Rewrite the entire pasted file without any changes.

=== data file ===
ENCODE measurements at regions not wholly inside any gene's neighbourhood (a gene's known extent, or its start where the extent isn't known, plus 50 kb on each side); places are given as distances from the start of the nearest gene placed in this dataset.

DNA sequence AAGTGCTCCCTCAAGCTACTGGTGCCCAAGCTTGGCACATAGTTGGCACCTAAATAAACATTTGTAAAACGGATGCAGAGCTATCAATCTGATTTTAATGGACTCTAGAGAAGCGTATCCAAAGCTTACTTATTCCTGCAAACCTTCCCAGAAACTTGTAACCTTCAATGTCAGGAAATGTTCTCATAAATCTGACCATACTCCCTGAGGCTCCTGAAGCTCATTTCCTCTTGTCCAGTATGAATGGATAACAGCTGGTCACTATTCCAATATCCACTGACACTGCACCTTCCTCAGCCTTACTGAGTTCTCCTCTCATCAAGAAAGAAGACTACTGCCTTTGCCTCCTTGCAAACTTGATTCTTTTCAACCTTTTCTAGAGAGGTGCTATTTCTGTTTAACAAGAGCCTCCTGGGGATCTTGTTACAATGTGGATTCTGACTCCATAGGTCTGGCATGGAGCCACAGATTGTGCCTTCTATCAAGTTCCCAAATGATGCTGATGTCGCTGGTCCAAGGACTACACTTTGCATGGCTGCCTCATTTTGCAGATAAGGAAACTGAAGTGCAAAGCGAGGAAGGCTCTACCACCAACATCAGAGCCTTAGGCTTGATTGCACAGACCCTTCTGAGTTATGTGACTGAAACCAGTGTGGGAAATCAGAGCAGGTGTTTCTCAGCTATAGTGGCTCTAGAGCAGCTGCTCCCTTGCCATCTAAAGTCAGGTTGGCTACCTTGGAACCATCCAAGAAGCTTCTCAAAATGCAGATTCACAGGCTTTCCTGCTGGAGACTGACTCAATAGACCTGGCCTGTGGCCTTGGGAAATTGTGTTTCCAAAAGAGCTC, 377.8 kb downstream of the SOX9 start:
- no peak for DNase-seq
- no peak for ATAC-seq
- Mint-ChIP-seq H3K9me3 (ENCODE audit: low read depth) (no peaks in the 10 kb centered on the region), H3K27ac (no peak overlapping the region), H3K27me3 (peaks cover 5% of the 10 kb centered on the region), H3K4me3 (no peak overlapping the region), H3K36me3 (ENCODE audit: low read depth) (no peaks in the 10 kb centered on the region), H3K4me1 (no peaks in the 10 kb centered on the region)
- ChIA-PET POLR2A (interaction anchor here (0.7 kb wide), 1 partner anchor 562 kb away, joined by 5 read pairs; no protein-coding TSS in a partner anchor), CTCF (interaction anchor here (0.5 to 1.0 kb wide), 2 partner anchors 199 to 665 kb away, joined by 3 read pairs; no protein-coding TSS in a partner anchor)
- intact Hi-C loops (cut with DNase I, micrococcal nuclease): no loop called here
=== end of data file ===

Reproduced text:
ENCODE measurements at regions not wholly inside any gene's neighbourhood (a gene's known extent, or its start where the extent isn't known, plus 50 kb on each side); places are given as distances from the start of the nearest gene placed in this dataset.

DNA sequence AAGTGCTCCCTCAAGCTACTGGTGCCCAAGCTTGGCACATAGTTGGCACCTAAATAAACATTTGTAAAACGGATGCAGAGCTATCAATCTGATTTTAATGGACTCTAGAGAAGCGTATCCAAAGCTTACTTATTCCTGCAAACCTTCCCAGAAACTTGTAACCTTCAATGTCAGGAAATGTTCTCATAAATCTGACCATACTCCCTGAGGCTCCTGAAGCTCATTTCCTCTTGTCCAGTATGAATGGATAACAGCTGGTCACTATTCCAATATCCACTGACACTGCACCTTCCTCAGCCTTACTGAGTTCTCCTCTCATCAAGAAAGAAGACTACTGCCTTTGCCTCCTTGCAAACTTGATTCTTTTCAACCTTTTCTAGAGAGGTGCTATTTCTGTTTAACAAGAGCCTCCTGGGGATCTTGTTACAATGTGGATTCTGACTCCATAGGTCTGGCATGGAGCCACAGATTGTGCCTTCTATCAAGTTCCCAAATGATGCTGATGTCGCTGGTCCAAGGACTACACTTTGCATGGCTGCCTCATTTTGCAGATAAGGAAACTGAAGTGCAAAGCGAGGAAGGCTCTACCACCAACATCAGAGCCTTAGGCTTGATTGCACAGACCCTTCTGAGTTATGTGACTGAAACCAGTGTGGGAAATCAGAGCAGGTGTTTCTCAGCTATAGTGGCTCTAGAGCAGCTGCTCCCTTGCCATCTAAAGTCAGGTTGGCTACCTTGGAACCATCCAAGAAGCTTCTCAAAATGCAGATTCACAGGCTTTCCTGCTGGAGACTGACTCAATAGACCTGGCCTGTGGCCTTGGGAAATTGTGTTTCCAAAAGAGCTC, 377.8 kb downstream of the SOX9 start:
- no peak for DNase-seq
- no peak for ATAC-seq
- Mint-ChIP-seq H3K9me3 (ENCODE audit: low read depth) (no peaks in the 10 kb centered on the region), H3K27ac (no peak overlapping the region), H3K27me3 (peaks cover 5% of the 10 kb centered on the region), H3K4me3 (no peak overlapping the region), H3K36me3 (ENCODE audit: low read depth) (no peaks in the 10 kb centered on the region), H3K4me1 (no peaks in the 10 kb centered on the region)
- ChIA-PET POLR2A (interaction anchor here (0.7 kb wide), 1 partner anchor 562 kb away, joined by 5 read pairs; no protein-coding TSS in a partner anchor), CTCF (interaction anchor here (0.5 to 1.0 kb wide), 2 partner anchors 199 to 665 kb away, joined by 3 read pairs; no protein-coding TSS in a partner anchor)
- intact Hi-C loops (cut with DNase I, micrococcal nuclease): no loop called here